Jump to ContentJump to Main Navigation
The History of British Birds$
Users without a subscription are not able to see the full content.

Derek Yalden and Umberto Albarella

Print publication date: 2008

Print ISBN-13: 9780199217519

Published to Oxford Scholarship Online: January 2009

DOI: 10.1093/acprof:oso/9780199217519.001.0001

Show Summary Details
Page of

PRINTED FROM OXFORD SCHOLARSHIP ONLINE (www.oxfordscholarship.com). (c) Copyright Oxford University Press, 2019. All Rights Reserved. An individual user may print out a PDF of a single chapter of a monograph in OSO for personal use. date: 19 September 2019

Veni, Vidi, Vici

Veni, Vidi, Vici

(p.95) 5 Veni, Vidi, Vici
The History of British Birds

D. W. Yalden

U. Albarella

Oxford University Press

The arrival of the Romans, tentatively in 55-54 BC and more permanently from 43 AD, saw an established economy in southern Britain based on farming. With villas, forts, and farms, there is a wealth of archaeological sites and records of birds. The Romans seem to have eaten a wide range of wild birds, including woodcock, plovers, grey partridge, crane, ducks, and geese, but the raven is a prominent symbolic presence and they also exploited domestic species. Farmyard fowl, originally domesticated in China, reached Britain in the late Iron Age but became common from Roman times onwards, as did geese. Perhaps ducks and doves were also domesticated by them, and they had both pheasant and peafowl. Outwith the Roman province (in northern Scotland and Ireland), seabirds, rare at Roman sites, remained common prey of humans.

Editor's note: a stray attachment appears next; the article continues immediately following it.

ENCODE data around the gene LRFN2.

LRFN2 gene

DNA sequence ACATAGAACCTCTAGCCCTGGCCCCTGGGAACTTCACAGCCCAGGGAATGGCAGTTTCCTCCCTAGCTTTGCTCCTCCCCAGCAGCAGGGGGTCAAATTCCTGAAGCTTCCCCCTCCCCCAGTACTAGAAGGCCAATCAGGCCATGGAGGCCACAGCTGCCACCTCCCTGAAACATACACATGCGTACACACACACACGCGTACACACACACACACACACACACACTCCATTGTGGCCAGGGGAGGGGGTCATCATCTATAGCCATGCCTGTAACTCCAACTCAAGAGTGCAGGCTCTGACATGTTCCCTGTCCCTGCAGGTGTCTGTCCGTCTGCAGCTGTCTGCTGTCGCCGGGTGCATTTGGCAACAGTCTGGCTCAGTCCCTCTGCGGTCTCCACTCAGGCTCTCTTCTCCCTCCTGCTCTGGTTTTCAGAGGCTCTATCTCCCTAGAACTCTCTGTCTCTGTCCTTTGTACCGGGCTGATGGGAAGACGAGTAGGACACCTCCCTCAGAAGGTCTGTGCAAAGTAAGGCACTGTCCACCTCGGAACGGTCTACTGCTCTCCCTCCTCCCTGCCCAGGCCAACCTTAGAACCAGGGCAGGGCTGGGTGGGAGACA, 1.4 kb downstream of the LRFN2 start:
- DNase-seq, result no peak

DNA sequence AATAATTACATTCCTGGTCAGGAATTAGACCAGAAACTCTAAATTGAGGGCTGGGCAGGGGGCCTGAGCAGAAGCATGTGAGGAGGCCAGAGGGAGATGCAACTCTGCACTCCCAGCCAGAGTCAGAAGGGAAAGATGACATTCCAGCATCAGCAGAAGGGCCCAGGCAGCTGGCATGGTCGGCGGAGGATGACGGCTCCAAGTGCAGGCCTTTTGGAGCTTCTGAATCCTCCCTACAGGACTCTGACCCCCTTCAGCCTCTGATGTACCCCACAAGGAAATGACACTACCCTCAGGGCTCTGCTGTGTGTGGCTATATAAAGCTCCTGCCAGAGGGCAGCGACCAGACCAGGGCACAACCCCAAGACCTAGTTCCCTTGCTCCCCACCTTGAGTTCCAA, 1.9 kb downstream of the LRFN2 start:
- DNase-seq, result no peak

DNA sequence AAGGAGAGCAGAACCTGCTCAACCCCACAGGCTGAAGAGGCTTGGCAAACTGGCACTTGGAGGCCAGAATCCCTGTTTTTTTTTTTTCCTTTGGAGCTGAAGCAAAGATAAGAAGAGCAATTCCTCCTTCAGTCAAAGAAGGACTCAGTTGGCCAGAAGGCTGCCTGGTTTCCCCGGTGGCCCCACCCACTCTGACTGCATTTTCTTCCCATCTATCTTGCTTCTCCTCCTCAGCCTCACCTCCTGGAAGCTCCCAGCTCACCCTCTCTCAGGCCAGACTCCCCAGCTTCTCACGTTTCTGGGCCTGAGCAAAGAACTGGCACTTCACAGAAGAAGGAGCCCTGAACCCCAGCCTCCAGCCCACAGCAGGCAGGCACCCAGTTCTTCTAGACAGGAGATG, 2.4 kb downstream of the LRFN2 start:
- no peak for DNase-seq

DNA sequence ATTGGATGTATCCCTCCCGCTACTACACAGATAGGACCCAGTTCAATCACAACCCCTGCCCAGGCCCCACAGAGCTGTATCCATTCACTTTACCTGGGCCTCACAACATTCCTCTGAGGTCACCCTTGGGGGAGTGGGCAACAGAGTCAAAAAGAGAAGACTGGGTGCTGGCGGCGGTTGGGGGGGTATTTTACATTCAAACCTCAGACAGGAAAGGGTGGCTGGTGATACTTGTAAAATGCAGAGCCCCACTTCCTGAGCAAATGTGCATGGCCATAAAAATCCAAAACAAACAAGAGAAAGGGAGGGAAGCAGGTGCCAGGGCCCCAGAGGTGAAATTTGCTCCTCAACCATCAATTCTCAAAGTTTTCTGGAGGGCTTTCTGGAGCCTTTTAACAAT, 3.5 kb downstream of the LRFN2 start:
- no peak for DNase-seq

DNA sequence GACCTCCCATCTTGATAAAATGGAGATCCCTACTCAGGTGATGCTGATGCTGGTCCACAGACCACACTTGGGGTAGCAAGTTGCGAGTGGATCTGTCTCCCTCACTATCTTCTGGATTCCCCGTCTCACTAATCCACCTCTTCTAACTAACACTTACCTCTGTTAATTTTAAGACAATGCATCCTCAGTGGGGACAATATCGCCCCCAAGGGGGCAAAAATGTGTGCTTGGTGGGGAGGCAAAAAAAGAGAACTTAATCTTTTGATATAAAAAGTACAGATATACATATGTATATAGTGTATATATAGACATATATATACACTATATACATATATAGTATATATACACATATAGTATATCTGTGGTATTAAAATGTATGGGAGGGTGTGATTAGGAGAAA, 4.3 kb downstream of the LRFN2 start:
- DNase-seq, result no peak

Keywords:   Roman, raven, domestic fowl, domestic goose, pheasant, peacock

Oxford Scholarship Online requires a subscription or purchase to access the full text of books within the service. Public users can however freely search the site and view the abstracts and keywords for each book and chapter.

Please, subscribe or login to access full text content.

If you think you should have access to this title, please contact your librarian.

To troubleshoot, please check our FAQs , and if you can't find the answer there, please contact us .